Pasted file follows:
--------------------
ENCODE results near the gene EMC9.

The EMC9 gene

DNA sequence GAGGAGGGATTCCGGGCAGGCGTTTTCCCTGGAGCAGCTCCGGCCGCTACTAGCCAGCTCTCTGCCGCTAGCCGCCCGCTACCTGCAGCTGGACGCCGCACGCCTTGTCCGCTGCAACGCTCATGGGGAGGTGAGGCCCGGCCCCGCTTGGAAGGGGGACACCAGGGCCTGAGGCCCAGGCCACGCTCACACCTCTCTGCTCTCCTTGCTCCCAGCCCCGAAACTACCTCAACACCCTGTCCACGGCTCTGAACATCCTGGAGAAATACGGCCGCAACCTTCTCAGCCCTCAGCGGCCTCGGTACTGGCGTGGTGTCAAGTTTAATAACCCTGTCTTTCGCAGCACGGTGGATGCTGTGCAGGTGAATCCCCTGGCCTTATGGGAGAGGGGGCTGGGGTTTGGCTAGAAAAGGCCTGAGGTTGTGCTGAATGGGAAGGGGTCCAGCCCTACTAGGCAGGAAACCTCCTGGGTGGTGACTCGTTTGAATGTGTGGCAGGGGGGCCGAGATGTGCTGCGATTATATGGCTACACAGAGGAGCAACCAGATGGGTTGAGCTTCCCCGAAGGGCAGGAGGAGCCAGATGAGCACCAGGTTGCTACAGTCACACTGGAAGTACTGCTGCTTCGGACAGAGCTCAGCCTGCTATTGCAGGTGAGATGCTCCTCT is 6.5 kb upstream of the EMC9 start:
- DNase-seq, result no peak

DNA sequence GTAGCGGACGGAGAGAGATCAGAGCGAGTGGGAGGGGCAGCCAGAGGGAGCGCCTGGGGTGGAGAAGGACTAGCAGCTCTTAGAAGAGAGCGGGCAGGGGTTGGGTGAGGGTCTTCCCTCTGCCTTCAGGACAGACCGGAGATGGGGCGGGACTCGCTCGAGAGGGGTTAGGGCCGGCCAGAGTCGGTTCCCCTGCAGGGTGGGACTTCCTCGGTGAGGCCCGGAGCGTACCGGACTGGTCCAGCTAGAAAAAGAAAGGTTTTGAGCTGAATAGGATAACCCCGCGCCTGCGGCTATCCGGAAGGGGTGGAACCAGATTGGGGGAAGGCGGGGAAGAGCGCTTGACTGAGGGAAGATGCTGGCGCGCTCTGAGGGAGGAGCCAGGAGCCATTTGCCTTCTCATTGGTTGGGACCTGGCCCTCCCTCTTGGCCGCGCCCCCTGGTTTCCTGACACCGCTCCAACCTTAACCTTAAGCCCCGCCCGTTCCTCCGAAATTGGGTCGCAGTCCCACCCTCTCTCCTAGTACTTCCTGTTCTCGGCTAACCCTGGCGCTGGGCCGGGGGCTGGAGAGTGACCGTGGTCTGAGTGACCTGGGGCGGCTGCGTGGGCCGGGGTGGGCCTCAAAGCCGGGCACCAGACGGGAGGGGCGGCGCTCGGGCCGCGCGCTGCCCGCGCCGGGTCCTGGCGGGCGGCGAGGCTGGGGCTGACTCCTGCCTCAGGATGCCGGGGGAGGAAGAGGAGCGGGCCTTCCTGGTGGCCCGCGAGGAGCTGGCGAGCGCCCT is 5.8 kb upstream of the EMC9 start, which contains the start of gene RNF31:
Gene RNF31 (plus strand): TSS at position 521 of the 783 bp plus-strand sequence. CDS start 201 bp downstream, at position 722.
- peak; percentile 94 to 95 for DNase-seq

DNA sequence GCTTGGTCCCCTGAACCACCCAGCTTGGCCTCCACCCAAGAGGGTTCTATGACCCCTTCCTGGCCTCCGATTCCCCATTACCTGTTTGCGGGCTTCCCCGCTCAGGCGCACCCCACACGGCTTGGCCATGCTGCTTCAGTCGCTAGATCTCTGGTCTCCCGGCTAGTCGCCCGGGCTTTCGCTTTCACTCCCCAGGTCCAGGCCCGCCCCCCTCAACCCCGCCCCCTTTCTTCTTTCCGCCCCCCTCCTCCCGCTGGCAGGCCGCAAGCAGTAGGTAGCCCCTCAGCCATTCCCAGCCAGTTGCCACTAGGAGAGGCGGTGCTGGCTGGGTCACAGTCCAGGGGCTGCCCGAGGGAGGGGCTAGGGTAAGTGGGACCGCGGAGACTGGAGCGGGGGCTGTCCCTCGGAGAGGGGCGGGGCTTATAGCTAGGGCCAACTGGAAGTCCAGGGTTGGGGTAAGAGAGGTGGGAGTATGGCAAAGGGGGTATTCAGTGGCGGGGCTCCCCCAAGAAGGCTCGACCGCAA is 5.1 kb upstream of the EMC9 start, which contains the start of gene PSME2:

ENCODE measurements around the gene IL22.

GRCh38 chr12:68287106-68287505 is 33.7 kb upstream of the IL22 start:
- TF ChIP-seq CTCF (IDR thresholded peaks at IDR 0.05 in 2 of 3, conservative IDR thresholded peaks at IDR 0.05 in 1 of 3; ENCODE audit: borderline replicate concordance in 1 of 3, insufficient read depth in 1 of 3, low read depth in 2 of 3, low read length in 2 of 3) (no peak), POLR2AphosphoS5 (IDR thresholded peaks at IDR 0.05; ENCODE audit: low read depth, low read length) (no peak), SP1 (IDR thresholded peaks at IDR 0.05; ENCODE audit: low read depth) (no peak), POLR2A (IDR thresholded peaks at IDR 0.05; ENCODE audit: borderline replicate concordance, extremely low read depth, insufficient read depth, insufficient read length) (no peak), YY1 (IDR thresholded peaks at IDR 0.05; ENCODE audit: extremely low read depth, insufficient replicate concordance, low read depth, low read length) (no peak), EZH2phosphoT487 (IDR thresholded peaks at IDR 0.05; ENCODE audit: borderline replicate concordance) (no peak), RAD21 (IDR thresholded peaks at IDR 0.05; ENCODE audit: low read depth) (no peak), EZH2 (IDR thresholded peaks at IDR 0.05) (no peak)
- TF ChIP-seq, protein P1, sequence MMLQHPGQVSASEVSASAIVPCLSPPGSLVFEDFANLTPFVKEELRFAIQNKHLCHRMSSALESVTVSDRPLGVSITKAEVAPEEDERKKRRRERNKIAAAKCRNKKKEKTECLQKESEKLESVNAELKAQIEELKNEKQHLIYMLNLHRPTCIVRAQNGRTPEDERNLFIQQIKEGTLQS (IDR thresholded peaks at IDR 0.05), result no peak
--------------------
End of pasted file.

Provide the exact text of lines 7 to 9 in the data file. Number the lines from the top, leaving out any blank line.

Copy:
- peak; percentile 94 to 95 for DNase-seq

DNA sequence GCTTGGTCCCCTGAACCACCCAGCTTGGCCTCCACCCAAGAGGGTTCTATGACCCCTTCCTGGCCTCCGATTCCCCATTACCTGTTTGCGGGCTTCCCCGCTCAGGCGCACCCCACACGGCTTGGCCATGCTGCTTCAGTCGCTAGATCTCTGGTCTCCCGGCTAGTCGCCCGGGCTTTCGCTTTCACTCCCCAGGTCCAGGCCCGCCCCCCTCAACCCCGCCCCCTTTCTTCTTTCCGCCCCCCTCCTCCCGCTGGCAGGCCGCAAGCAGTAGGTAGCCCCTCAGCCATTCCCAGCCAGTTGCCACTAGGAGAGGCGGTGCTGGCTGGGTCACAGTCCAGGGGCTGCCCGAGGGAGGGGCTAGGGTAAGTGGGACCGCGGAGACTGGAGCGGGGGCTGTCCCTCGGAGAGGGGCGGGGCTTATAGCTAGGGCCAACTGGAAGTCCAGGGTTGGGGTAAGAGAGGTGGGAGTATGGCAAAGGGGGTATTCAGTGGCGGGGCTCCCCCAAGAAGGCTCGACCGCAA is 5.1 kb upstream of the EMC9 start, which contains the start of gene PSME2:

ENCODE measurements around the gene IL22.